Microsoft Office Tutorials and References
In Depth Information
Ink for Everyone
With Word 2010, you can drag content directly into your document from other files you’re
working on. For example, you might:
• Highlight catalog copy from another document and drag that content into your
• Select a range of cells in a worksheet and drag them into your Word file
• Choose slide text on a PowerPoint slide and drag it into your Word document
• Drag highlighted text from an Outlook e-mail message into your open Word file
You can, of course, simply copy and paste information from any number of programs and
Web pages into your Word files as well. (Just ensure that you either revise the content to
reflect your own words or you have the necessary permissions from the copyright holders
before you make that document publicly available.)
Ink for Everyone
If you’ve been using a Tablet PC or have a drawing tablet (like the Wacom Bamboo), you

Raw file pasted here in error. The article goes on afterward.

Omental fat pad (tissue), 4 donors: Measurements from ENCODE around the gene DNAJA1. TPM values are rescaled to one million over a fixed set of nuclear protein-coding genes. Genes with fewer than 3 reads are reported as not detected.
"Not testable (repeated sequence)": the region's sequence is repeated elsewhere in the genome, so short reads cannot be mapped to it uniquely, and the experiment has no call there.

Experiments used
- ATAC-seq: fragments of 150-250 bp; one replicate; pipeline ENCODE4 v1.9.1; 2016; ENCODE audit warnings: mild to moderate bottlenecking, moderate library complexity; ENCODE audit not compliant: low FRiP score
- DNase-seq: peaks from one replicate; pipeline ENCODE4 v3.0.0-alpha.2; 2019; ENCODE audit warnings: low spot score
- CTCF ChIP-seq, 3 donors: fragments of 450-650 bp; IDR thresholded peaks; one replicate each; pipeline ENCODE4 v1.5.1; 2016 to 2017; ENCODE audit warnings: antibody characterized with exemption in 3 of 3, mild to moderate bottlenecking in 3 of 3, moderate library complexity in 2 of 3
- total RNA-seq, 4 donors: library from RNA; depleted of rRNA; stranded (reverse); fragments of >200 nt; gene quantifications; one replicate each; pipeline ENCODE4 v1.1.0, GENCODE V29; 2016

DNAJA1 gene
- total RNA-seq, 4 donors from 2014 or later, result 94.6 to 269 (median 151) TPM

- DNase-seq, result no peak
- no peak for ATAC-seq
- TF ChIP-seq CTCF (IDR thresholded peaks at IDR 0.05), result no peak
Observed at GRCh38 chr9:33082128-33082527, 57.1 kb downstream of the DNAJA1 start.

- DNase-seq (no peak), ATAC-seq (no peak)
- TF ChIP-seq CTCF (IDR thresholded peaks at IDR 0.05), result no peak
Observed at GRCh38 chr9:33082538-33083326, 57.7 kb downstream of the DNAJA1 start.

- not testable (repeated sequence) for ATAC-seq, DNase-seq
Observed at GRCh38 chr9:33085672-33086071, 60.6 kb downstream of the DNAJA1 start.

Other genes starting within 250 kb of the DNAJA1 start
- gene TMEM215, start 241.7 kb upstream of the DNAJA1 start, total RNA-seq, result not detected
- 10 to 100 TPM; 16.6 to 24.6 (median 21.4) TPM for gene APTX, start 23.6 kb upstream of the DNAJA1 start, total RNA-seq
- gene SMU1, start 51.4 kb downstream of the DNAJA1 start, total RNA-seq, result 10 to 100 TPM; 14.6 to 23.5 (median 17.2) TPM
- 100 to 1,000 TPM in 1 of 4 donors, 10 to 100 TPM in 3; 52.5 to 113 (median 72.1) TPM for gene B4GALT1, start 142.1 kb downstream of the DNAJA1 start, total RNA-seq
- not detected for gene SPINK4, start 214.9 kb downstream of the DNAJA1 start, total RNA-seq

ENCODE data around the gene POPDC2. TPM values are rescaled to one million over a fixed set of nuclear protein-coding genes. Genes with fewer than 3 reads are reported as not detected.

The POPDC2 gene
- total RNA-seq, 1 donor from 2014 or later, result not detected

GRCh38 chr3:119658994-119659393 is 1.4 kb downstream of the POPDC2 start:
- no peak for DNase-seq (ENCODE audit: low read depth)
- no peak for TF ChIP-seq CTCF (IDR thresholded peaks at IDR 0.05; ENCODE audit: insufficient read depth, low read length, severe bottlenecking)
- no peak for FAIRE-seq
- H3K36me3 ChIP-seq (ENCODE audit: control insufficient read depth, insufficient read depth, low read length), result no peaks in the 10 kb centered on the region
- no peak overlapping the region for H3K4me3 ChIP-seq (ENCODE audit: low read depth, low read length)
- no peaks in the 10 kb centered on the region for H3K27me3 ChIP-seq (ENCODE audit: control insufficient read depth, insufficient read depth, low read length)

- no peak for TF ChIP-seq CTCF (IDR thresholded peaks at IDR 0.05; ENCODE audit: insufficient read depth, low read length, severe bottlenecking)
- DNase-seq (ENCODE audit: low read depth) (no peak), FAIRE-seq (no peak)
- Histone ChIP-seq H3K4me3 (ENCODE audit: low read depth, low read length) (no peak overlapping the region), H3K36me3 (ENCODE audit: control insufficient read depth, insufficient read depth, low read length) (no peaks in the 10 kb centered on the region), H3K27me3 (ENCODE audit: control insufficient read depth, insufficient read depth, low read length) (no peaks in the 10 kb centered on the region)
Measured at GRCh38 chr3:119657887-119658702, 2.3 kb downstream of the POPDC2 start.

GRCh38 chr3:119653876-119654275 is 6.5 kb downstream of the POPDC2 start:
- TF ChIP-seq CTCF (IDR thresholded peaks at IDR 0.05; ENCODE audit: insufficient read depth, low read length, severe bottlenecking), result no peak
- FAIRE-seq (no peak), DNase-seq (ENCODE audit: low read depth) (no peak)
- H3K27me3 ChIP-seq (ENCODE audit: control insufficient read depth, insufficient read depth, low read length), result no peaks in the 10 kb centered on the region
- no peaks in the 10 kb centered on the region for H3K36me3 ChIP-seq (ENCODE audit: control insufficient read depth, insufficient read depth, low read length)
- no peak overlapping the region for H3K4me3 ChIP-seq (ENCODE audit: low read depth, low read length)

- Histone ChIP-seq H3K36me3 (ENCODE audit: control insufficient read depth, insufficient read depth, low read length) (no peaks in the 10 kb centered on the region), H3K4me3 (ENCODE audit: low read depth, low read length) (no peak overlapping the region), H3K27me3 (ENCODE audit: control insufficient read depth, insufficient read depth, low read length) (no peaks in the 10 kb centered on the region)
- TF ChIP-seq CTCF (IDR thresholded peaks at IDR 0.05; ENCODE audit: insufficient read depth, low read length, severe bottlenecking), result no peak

might enjoy going back and forth between keyboard and tablet. Word 2010 includes
improvements in the ink department; now you can choose from a greater number of pens
and enjoy more support for a variety of ink functions.
But will you want to use ink to add content to your Word documents? Absolutely! If you
think better with a pen in your hand, you can write out your ideas in long-hand, and Word
2010 will translate them into text you can use on your page (see Figure 7-1). You can then
copy, paste, format, and edit as normal.
One easy way to add volumes of content to your new document is to use the Text From File
command in Word 2010. You’ll find it in the Text group on the Insert tab. The process goes
1. Click to position the cursor at the point where you want to insert the text file.
2. On the Insert tab, click Object in the Text group.
3. Choose Text From File.
In the Insert File dialog box, navigate to the file you want to add, click it, and then
click Insert (see Figure 7-2). The file is added in the document at the cursor position.